The Boy Scouts of the Philippines
It was apparent from the start that the goal of the Philippine
Council BSA was the eventual turnover of the Scouting Movement
to Filipino hands. The close collaboration of the Filipino and
American members of the Council facilitated the approval of Commonwealth
Act No. 111 establishing the Boy Scouts of the Philippines.
The fast Filipinization of the Council can be attributed to Col.
Joseph Emile Hamilton Stevenot, the American Executive Vice-President
and General Manager of the Philippine Long Distance Telephone Company
(PLDT). He "sacrificed a great deal of his time, effort and
even money" to work for the grant of autonomy to Philippine
Scouting. It was under Stevenot's stwardship that the Philippine
Council BSA drafted the BSP bill and it was the American himself
who lobbied in the National Assembly and in the office of the President
for its approval.
The bill was sponsored on the floor by Assemblyman Thomas Confesor
of Iloilo, and was passed into law as Commonwealth Act No. 111 by
President Manuel L. Quezon on October 31, 1936.
The incorporators were Joseph Stevenot, Arsenio Luz, Carlos Romulo,
Vicente Lim, Manuel Camus, Jorge Vargas, and Gabriel Daza. They
are known today as the charter members and founding fathers of the
On December 31, 1937 the Philippine Council BSA turned over complete
control of the Scouting organization to the BSP. On January 1, 1938,
a formal ceremony was held in front of the Legislative Building
in Manila to inaugurate the establishment of the Boy Scouts of the
Philippines. Exequiel Villacorta, who trained for six months at
the U.S. National Training School at Schiff Scout Reservation in
1937, took over as Chief Scout Executive.
World War II
soon became apparent that war was imminent with the U.S. having
difficulty dealing with Japan's increasing bellingerence. The BSP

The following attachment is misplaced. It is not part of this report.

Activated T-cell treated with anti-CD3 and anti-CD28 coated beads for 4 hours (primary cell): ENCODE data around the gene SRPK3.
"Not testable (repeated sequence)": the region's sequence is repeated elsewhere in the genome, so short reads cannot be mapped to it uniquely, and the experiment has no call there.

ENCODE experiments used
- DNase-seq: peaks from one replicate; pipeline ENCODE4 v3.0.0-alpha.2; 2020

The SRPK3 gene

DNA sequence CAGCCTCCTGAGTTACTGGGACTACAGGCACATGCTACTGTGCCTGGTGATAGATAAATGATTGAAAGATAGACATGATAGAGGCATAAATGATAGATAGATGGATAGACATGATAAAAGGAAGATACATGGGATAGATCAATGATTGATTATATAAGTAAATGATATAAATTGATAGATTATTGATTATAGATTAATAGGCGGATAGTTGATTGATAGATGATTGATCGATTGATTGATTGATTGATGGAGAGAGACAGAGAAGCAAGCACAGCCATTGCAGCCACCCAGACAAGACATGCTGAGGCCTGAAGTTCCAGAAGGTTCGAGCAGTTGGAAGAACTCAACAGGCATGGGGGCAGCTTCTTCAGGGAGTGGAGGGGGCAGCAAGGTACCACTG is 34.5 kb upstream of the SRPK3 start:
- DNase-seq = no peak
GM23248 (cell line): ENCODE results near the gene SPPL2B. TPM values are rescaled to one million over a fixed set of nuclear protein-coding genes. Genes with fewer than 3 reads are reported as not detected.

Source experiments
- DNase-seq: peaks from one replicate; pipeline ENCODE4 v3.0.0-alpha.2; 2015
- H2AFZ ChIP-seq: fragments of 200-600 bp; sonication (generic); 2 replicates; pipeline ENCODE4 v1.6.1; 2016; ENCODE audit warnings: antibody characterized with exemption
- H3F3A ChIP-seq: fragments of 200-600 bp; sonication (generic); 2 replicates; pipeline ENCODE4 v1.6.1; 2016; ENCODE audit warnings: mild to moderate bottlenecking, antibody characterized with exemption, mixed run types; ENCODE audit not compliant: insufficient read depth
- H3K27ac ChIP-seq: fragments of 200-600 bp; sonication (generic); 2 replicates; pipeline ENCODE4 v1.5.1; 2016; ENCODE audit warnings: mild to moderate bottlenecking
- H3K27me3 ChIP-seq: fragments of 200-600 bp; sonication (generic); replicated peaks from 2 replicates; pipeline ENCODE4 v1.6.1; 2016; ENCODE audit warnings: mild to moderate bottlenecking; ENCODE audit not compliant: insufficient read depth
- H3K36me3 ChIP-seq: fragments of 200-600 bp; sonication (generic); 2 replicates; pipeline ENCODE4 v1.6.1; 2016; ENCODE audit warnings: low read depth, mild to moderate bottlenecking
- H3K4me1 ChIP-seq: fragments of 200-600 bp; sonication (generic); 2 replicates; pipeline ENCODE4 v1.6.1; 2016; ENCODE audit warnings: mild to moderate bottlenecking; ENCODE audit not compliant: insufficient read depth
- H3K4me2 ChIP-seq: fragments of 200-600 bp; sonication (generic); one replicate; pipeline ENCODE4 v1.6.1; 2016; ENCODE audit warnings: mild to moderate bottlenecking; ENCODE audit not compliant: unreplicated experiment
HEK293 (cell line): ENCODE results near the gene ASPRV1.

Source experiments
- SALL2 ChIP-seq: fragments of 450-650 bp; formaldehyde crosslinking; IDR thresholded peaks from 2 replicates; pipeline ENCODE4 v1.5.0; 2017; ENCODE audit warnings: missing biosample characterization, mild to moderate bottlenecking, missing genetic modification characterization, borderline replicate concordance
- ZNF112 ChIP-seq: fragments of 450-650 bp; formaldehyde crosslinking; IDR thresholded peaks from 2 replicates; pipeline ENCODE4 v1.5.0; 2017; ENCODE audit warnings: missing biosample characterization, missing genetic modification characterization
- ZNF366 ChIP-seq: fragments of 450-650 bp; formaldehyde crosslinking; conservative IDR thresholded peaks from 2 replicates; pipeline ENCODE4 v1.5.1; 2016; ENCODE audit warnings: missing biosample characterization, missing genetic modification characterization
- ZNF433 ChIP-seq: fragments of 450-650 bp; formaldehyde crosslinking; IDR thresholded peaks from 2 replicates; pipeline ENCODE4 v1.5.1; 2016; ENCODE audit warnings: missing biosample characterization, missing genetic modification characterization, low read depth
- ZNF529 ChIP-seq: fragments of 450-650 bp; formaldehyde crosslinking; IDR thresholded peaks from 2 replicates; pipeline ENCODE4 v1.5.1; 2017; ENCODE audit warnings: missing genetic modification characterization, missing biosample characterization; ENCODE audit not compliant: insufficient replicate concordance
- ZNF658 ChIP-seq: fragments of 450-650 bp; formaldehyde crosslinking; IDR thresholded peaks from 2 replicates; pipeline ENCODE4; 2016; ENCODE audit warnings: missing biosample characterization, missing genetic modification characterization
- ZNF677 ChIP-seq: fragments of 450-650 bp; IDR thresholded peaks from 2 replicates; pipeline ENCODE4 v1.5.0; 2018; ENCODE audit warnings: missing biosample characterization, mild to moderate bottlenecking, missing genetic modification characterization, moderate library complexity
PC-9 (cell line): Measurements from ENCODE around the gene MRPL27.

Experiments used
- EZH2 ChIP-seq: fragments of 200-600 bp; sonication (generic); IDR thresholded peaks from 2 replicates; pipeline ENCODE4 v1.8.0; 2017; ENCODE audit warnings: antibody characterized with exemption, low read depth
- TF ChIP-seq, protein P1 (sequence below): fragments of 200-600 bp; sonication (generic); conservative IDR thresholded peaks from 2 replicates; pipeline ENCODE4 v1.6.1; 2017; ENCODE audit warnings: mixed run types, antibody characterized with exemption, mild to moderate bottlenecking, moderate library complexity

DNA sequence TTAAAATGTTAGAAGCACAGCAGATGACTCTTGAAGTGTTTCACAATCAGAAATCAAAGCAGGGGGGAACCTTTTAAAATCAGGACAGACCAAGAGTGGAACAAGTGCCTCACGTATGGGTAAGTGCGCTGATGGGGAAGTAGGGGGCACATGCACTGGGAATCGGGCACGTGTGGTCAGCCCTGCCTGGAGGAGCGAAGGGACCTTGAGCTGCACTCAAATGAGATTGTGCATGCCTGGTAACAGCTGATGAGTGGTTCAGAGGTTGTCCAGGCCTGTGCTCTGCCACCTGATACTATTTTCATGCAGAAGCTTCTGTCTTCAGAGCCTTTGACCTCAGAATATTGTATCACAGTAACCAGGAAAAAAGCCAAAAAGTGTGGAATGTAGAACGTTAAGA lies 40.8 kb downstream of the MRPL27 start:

accordingly set up and began implementing an Emergency Service Training
Program, so that when the Pacific war broke out with the Japanese
bombing of Pearl Harbor on December 8, 1941, there were Boy Scouts
and Scouters who were prepared to handle emergencies. By this time
the BSP had a membership of 36,201.
Instantly, before national control of the local councils was disrupted
by the Japanese occupation of Manila in January 1942, the Boy Scout
Emergency Service Corps was formed. Scouts stopped wearing their
uniforms because it was dangerous to be mistaken for soldiers in
khaki. Also the Japanese explicitly instructed to stop all Scouting
activities including the wearing of uniforms. Boy Scouts helped
the Red Cross volunteers in administering first aid to the wounded
and putting out fires. Those qualified joined the underground and
some of them perished in the line of duty.
There are numerous accounts of Scout heroism during the war. One
such act was that of 31-year old Valeriano Abello who, through semaphore,
signaled that the U.S. Navy guns were hitting the wrong places and
redirected their fire. The Navy ship signaled back "Who are
you?" and he replied "BSA". Evidently he was a scout
of the Philippine Council BSA. He was awarded with the BSP's Gold
Medal of Honor.